Then on June 14, Georgian police moved their checkpoint near the Georgian village of Prisi 900 meters (about half a mile) toward Tskhinvali. The Ossetians then moved their checkpoints closer to Georgian villages. Guram Vakhtangishvili, a parliamentarian elected from the Georgian enclave in the conflict zone, was the first Georgian official to publicly confirm that additional police troops has been dispatched to the conflict zone and justified it by the need to defend the local Georgians. With reference to “two absolutely competent sources,” Mikhail Mindzaev, the South Ossetian “interior minister,” claimed that an American had participated in the special operation in the conflict zone on June 9 when Georgian policemen arrested Ossetian resident Alan Bazzayev for distributing counterfeit U.S. dollar bills.

“In my view, actions that run counter to the course declared by the Georgian president serve our enemy’s interests,” Khaindrava said. He called the move either the “uncoordinated work of various [Georgian] government bodies,” or a “deliberate act of provocation.”

Third, on June 17, the Georgian Defense Ministry reported that the joint monitoring mechanism implemented June 15-16 in the conflict zone by representatives of the Joint Peacekeeping Force and OSCE observers found four illegally posted and heavily armed Ossetian detachments. On June 19, Khaindrava visited Tskhinvali to arrange a meeting between Mindzaev and his Georgian counterpart, Vano Merabishvili, to facilitate the implementation of the peace plan.

South Ossetian “president” Eduard Kokoiti gains political mileage ahead of the 2007 “presidential” elections by portraying himself as a defender of South Ossetian independence against a pending Georgian military invasion. Violent actions from Tbilisi only serve to confirm his argument. South Ossetian separatists and their backers in Russia continually find more arguments to support allegations about Georgian plans to solve the conflict by military means. This March Russian media publicized “Tiger’s Leap,” allegedly a secret plan for a seven-day Georgian blitzkrieg in South Ossetia. Tskhinvali also claims that on May 16 the Georgian Security Council adopted a four-stage plan to destabilize the situation in South Ossetia.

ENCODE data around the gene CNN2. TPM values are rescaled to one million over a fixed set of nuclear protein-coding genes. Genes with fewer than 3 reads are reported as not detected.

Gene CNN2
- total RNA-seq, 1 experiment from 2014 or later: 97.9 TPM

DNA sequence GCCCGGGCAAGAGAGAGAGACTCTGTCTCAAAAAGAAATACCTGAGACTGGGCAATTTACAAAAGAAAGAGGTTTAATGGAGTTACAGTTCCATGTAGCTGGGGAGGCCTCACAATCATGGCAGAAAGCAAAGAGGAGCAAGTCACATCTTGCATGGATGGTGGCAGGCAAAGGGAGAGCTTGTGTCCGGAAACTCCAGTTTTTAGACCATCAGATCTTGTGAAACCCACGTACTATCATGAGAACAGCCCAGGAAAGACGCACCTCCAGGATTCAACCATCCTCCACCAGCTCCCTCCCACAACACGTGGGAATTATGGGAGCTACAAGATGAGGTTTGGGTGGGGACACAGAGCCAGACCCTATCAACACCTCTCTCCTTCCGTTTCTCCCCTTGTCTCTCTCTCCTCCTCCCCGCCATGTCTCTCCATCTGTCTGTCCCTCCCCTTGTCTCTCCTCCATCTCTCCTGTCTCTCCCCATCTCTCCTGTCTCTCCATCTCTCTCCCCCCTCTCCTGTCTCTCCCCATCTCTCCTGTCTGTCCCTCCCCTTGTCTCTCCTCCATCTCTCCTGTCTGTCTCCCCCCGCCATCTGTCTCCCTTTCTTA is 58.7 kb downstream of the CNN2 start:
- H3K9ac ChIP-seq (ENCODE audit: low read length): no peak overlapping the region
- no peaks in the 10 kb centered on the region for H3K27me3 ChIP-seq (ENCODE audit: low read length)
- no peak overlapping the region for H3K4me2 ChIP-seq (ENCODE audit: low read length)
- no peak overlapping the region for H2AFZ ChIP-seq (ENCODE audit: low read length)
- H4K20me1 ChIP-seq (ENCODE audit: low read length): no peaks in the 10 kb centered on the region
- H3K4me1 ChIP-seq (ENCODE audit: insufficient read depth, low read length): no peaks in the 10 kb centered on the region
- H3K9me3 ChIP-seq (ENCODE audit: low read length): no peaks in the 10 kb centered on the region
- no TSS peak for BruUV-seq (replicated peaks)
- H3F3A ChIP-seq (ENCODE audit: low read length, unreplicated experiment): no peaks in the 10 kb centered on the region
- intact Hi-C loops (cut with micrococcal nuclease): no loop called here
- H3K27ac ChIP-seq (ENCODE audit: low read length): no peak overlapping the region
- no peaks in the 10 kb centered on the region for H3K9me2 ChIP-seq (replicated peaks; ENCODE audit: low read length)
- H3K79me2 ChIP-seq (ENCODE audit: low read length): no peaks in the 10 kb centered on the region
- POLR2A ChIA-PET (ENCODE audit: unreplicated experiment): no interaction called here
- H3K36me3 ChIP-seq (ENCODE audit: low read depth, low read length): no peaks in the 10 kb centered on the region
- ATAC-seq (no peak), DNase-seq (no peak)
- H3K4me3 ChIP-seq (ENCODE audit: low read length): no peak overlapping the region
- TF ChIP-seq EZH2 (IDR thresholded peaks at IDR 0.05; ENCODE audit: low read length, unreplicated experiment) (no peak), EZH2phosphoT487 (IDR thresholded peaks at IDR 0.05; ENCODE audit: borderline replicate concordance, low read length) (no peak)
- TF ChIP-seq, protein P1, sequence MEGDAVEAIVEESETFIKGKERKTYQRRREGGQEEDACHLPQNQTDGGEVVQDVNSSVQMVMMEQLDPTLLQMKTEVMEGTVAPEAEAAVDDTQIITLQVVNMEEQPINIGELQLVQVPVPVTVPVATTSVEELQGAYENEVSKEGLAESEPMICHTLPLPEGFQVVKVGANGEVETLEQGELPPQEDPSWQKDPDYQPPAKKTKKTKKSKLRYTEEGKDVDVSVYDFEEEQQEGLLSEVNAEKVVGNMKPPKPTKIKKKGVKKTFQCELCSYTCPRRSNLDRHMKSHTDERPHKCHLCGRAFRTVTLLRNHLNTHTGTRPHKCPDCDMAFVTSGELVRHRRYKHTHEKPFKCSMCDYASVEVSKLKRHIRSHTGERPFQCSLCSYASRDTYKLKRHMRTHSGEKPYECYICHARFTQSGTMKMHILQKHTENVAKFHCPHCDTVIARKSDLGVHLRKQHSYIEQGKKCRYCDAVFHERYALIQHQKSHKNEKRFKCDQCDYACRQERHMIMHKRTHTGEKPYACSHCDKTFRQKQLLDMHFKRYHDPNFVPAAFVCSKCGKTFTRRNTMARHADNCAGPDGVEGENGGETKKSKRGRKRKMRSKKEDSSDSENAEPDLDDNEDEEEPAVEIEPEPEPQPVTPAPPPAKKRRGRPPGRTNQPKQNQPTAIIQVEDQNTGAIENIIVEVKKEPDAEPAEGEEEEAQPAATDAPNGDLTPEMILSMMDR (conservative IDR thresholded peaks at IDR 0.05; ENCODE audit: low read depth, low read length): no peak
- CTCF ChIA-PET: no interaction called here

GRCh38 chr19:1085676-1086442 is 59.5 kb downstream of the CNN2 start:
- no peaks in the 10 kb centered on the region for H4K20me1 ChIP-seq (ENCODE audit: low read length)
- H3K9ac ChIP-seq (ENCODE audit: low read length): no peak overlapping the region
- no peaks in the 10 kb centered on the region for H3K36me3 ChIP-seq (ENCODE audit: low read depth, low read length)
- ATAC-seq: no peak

Tbilisi is assertively portraying South Ossetia as a route for drug and arms smuggling and a harbor for criminals and militarized detachments, endangering the security of the region (see EDM, February 9). This type of information warfare usually serves as a justification for an impending military campaign.

As Russia increasingly integrates South Ossetia politically and economically, Saakashvili is obviously in a great hurry. After hearing the lavish promises from Tbilisi, the Georgian establishment expects the government to restore Georgian jurisdiction over South Ossetia in the immediate future. After futile talks with Russian President Vladimir Putin in St. Petersburg on June 13 (see EDM, June 16), Saakashvili now is heading to Washington to seek support from George W. Bush.

(Resonansi, Akhali Taoba, June 17; TV-Imedi, June 17, 18; Civil Georgia, June 14-19; TV Rustavi-2, June 14, 16; Messenger, June 18; Regnum, June 7, 18; Interfax, Ekho Moskvy, June 9; Regnum May 28;, March 31)